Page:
As his only two sons, they had to finally meet at the reading of the will.
“Hey. Are you the… I mean: you must be Richard, right?”
“Yep. You Derick?”
Derick nodded. A rush of anxiety disturbed his skin as he extended a well-groomed hand to Richard, who put sighed as he put his cigarette out to oblige the gesture, squeezing the hand firm with his calloused fingers, which bore nails that were dark with grime and soil. Derick wanted to wipe his hand on something but refused to compromise the integrity of his suit. As a secondary thought, he realized this would also be rude. Richard had the same thought, and carried out this action on his denim jacket.
“Well,” said Derick. “When your mother arrives, we can all head inside and get this over with.
“She won’t be makin’ it today.”
“Oh, why’s that?”
“Oh… none of us had realized that.”
“I noticed that in the letter.”
Silence seemed to raise the volume of the sounds of the street.
“I’m sorry to hear of her passing,” Derick felt obligated to say.
“Don’t sweat it. Your mama still kickin’?” Richard snorted and spit in the street.
“Yes. Thankfully, she hasn’t gone to Heaven yet.”
Richard smirked and said, “If my old lady’s in Heaven, she’s raising hell.”
Derick tried to smile, but his face looked pained.
“Uh, shall we..?” Derick opened the door for Richard.
“Thank god,” Richard said, as he walked through the door. “For a second there, I thought you were gonna ask me to dance.”
Inside the board room were a number of seats all filled with facsimiles of Derick, making Richard the obvious sore thumb. Derick introduced Richard to his mother and few other relatives, who all smiled and shook his hand, employing extreme hesitance every second of the interaction. Derick eventually gestured to an open seat, hoping Richard would sit, meaning the proceedings could start.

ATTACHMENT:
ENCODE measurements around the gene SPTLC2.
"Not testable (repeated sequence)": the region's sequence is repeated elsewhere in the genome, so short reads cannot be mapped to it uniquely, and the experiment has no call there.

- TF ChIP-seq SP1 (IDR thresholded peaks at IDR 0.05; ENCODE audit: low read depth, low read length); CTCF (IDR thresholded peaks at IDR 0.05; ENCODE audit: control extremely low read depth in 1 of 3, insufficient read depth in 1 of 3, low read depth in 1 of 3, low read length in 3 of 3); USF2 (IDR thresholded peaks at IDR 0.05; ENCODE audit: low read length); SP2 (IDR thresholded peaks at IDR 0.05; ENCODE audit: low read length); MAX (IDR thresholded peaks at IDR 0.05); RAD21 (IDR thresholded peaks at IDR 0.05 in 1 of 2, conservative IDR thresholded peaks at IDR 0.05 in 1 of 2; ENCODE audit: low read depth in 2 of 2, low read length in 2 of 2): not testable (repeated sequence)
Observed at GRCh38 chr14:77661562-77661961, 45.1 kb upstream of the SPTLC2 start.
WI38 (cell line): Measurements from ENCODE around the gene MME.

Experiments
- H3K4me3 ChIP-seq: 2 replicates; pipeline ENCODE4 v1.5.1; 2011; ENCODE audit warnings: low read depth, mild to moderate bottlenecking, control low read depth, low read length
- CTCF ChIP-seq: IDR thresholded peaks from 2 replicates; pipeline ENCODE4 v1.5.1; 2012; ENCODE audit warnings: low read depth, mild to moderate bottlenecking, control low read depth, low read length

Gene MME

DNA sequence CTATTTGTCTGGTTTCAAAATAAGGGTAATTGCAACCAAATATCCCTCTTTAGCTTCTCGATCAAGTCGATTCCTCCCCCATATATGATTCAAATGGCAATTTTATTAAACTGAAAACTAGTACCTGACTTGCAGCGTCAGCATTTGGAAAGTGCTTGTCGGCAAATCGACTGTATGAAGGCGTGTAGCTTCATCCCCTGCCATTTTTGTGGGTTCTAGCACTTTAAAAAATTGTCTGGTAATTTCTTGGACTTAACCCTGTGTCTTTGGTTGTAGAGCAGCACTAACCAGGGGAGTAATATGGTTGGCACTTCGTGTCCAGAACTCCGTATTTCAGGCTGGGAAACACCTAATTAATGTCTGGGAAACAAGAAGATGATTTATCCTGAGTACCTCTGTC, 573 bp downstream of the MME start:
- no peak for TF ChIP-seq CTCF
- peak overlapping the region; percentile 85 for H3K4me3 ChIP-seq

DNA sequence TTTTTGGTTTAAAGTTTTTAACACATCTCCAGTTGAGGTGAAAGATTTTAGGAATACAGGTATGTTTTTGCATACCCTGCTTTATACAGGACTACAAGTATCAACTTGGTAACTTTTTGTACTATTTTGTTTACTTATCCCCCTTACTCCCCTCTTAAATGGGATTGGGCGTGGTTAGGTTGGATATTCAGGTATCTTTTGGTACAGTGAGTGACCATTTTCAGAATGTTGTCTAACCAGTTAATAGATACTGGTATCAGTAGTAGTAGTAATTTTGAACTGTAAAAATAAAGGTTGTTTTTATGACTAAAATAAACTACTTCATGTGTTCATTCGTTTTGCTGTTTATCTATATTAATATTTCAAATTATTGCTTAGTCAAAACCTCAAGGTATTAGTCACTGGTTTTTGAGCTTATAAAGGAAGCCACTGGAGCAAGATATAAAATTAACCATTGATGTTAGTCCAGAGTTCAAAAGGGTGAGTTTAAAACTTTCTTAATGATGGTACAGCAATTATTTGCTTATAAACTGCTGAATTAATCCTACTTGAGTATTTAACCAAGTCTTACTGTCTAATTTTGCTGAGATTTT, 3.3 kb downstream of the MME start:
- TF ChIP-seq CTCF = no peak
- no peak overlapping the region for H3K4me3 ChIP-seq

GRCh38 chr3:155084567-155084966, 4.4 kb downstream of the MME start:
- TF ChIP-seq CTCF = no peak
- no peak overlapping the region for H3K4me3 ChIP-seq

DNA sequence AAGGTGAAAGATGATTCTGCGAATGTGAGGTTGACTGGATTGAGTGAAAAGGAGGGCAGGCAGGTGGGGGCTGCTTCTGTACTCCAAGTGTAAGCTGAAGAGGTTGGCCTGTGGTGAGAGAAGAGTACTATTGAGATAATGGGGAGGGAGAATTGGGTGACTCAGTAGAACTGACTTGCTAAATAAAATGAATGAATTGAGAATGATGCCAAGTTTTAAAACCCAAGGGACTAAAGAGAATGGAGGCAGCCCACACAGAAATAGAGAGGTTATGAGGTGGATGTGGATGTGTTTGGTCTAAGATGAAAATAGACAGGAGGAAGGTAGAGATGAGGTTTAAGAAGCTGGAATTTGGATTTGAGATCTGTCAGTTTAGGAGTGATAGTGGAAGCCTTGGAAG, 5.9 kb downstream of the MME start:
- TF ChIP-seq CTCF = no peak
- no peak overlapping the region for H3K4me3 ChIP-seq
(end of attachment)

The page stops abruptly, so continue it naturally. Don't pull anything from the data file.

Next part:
“Prefer to stand.” Richard moseyed over to the far wall and leaned against it, folding his arms.
“Thank you all for coming,” an elder gentleman behind the only desk in the room placed ovular reading glasses on the bridge of his nose and began to read from a large stack of papers. Many items and deeds were issued over the course of an hour. “Finally, the controlling interest of Brickman Industries will be left to his first son, Richard.”
Gasps filled the room. Derick clenched his teeth as his heart made their beats known, and he looked to Richard, who was cocking an eyebrow, mouth agape.
“There is, of course, a stipulation to this. Should, over the course of the next year, the company’s stock fall enough to break the company’s record low of the last five years, controlling interest shall be revoked and awarded to Derick.”
Another round of gasps came – more gentle, relieved ones.
Richard and Derick shared a bitter line of eye contact, and the fact of the situation came to light: they would finally know brotherly rivalry.
The elder gentleman cleared his throat with intention and the attention of the room returned to him. “Additionally: once this trial period is over, Richard and Derick shall share the movie rights for this ridiculous premise, should they choose to sell.”